More than a dozen bills became law this week without the Governor's signature.  Although Governor Hogan chose not to make an official announcement regarding his decision not to sign these bills, he said in an interview with Hagerstown TV station WHAG that the bills "weren't even worth looking at because they didn't really accomplish anything.  It was just sort of political posturing."  Most of the bills were opposed by all or almost all Republican legislators, often resulting in lengthy floor fights.
       Four of the bills the Governor referred to as political posturing are what the MarylandReporter and this Newsletter referred to as the legislature's Trump-related (or anti-Trump) legislation.  The four bills are: 
  • HB 913: Attorney General - Powers - Maryland Defense Act of 2017
  • HB 1083: Health - Family Planning Services - Continuity of Care
  • SB 571: Maryland Health Insurance Coverage Protection Act (commission to monitor and assess impact of repeal/replace of Obamacare
  • SB 884Maryland Financial Consumer Protection Commission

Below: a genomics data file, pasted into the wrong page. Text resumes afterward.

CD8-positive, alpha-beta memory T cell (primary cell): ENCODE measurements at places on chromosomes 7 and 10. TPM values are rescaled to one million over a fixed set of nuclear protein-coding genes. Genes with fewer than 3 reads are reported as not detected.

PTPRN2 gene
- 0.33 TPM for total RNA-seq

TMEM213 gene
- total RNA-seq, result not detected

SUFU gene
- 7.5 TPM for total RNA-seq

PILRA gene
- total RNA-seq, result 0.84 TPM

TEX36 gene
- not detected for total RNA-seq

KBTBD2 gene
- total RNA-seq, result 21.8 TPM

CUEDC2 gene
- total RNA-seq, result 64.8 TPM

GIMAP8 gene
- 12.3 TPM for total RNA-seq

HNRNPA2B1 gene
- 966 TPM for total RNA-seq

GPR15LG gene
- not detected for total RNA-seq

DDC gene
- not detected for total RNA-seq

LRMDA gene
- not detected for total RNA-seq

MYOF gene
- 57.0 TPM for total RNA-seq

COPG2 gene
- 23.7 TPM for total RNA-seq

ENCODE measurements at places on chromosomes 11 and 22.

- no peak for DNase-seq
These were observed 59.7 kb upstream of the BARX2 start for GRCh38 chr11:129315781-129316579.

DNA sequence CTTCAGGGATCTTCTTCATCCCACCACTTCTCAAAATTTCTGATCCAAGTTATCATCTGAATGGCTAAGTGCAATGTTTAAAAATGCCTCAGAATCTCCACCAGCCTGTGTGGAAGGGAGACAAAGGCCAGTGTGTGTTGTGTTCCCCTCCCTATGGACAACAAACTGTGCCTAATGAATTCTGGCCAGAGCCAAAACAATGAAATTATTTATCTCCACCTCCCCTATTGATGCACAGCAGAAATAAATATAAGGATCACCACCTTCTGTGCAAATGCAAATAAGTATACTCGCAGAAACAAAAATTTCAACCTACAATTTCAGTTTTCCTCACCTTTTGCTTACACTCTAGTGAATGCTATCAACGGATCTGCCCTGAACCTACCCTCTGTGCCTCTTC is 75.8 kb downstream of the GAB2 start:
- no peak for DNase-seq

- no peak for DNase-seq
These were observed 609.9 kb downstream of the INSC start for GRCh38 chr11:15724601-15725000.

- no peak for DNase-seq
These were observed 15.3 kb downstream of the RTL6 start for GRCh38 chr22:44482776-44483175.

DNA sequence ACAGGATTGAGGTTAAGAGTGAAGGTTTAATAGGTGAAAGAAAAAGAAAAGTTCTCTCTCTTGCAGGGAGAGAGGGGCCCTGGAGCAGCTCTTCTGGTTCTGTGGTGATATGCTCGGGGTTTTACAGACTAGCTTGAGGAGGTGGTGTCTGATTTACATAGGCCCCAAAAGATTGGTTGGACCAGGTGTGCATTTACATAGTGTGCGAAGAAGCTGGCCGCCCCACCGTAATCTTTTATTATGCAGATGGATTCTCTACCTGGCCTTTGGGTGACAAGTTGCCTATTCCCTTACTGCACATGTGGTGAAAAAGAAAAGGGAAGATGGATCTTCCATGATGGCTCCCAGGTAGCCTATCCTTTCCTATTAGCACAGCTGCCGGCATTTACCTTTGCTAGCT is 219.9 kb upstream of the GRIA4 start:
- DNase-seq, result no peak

The first of these -- HB 913 -- will cost the state $1 million annually, and may cause us to become embroiled in some ugly litigation against the federal government.
        The other laws three do nothing more than promise to spend whatever money the federal government stops sending us for Planned Parenthood and Obamacare, and to re-regulate whatever regulations the federal government removes from financial institutions.
  • HB 271 (& SB484): Maryland Transit Administration - Farebox Recovery Rate - Repeal
        This is another do-nothing bill.  The law repeals the requirment that the Maryland Transit Administration ("MTA") recover at least 35% of its operating costs.  The reason it is a "do-nothing" bill is because MTA has never recovered anywhere close to 35% of its operating costs.  Indeed, the original goal was 50%.  After years of failing to meet that goal, it was reduced to 35%.  This bill is a "policy statement" (we don't intend to hold MTA accountable to any standard) rather than a change in actual practice.
  • HB 516:  Workgroup to Study the Implementation of Universal Access to Prekindergarten for 4-year-olds.